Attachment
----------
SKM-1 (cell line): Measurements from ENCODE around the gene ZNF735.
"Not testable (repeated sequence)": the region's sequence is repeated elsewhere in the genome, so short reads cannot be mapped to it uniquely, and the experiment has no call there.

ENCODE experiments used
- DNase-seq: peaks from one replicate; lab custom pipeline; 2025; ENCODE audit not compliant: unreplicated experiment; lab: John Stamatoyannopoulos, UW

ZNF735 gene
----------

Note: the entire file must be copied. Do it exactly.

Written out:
SKM-1 (cell line): Measurements from ENCODE around the gene ZNF735.
"Not testable (repeated sequence)": the region's sequence is repeated elsewhere in the genome, so short reads cannot be mapped to it uniquely, and the experiment has no call there.

ENCODE experiments used
- DNase-seq: peaks from one replicate; lab custom pipeline; 2025; ENCODE audit not compliant: unreplicated experiment; lab: John Stamatoyannopoulos, UW

ZNF735 gene